PS 5-57
Genetic variation in Symbiodinium benefit to an octocoral host

Monday, August 10, 2015
Exhibit Hall, Baltimore Convention Center
Cameron R. Winbush, Biology, Califronia State University, Northridge, Northridge, CA
Casey P. terHorst, Department of Biology, California State University, Northridge, Northridge, CA

When considering evolutionary processes, it is fundamental to consider genetic diversity. While less intuitive, one must also consider diversity when studying ecological processes, as genotypic variation can play a large role in determining ecological outcomes. Algae within the genus Symbiodinium live symbiotically within cnidarian polyps and provide an excellent system to observe the effects of genetic diversity on this mutualistic interaction, particularly in the face of environmental change. The genus Symbiodinium is composed of remarkable taxonomic diversity, both within and among species. We inoculated octocoral polyps (Antillogorgia spp.) with Symbiodinium from two clades, three species, and six genotypes within one species to examine the effect of each strain on polyp performance at both ambient and elevated temperatures.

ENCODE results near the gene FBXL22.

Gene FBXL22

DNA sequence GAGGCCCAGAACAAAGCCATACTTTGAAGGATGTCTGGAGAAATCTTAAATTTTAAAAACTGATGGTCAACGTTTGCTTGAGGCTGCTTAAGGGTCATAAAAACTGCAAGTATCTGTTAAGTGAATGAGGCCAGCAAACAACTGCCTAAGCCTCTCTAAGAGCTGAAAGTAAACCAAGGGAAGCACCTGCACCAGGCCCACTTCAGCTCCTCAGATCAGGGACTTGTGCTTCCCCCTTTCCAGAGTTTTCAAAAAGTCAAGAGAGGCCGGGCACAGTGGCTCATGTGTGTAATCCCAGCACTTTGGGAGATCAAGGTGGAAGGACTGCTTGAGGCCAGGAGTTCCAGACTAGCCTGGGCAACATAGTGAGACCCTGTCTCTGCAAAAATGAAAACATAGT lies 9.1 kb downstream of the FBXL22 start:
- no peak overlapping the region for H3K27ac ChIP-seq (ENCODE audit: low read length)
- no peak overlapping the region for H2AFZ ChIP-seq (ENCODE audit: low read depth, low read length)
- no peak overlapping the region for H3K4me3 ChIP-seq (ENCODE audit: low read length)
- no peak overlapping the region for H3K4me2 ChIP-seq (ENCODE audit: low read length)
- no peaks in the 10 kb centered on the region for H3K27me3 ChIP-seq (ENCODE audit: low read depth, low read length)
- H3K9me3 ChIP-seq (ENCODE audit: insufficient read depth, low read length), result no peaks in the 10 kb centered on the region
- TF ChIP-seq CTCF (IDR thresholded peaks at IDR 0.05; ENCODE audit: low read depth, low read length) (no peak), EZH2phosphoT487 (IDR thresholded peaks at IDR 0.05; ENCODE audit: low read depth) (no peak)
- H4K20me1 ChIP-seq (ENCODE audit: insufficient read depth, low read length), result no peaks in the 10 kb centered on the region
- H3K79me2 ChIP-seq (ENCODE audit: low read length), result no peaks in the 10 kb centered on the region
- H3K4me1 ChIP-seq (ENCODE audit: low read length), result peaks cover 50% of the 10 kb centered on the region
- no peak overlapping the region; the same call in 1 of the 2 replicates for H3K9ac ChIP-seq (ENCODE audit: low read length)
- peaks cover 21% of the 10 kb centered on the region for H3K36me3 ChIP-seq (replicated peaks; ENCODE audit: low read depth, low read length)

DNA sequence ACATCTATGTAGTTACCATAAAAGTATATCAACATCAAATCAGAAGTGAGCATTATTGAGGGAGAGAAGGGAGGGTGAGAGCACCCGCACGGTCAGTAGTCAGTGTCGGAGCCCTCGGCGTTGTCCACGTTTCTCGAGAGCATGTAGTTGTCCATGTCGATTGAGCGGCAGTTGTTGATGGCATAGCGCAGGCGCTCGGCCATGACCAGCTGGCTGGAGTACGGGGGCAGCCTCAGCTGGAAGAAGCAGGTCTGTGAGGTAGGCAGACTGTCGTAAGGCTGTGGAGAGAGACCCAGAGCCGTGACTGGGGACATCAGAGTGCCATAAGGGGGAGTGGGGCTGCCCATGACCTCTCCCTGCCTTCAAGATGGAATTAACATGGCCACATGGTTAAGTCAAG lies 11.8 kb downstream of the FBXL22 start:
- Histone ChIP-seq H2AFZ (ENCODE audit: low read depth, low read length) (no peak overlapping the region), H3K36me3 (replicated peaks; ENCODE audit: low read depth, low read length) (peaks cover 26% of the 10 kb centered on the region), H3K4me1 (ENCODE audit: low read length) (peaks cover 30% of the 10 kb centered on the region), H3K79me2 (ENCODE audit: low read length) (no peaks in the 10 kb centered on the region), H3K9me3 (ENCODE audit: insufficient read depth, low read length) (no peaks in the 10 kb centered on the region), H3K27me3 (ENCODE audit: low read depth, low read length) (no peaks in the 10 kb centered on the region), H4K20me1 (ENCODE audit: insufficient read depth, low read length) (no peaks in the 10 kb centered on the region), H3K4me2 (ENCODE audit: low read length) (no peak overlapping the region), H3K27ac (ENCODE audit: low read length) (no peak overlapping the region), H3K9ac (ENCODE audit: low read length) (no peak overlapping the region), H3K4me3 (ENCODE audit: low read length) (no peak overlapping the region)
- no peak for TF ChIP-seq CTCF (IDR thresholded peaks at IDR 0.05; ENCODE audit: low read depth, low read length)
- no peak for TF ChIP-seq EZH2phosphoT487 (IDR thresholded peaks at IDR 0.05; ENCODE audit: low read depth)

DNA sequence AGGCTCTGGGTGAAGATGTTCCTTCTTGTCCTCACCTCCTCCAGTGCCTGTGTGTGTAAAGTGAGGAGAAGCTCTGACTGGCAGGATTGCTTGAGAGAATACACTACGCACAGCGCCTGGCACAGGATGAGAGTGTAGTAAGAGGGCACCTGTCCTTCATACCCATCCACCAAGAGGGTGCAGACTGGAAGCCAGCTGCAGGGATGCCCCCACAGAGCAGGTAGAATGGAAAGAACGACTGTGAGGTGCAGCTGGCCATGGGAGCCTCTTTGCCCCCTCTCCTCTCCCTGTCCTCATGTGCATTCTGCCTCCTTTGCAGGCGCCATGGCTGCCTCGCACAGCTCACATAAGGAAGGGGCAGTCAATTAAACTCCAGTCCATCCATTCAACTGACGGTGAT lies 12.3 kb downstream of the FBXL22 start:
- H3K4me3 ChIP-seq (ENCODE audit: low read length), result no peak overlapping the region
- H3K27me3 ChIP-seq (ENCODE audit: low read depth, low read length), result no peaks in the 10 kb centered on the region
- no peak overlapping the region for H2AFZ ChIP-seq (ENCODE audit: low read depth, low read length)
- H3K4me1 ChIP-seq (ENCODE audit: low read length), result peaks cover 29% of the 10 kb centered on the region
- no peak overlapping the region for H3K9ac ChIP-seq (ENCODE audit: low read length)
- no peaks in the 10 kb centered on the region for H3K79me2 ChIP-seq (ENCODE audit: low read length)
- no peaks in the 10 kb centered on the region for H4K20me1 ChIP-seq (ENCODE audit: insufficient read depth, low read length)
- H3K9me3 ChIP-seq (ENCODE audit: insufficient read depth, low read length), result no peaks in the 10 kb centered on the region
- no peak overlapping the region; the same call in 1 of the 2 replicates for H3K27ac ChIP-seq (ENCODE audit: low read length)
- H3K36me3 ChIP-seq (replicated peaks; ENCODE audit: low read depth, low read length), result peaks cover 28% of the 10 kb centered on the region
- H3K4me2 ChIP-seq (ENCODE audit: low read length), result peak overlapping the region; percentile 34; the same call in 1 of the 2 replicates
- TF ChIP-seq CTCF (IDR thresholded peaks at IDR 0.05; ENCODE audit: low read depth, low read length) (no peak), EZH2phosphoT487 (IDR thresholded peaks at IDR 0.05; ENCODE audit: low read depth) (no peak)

We found that symbiont strain had a significant effect on polyp performance, measured as growth rate and photosynthetic rate. Different strains also affected the level of nitrogen present in polyp cultures, reflecting differences in interactions strength between these mutualists. The extent to which symbiont strain affected polyp performance was also dependent on temperature, with some strains conferring higher performance at high temperature and other strains conferring higher performance at lower temperature. This suggests that the presence of specific types of Symbiodinium can make a host more or less susceptible to environmental change. Interactions between these species are essential to the productivity of coral reef communities, and the extent to which genetic diversity of symbionts on a reef changes with temperature may have long-term implications for the fitness of hosts in the face of increased ocean temperatures.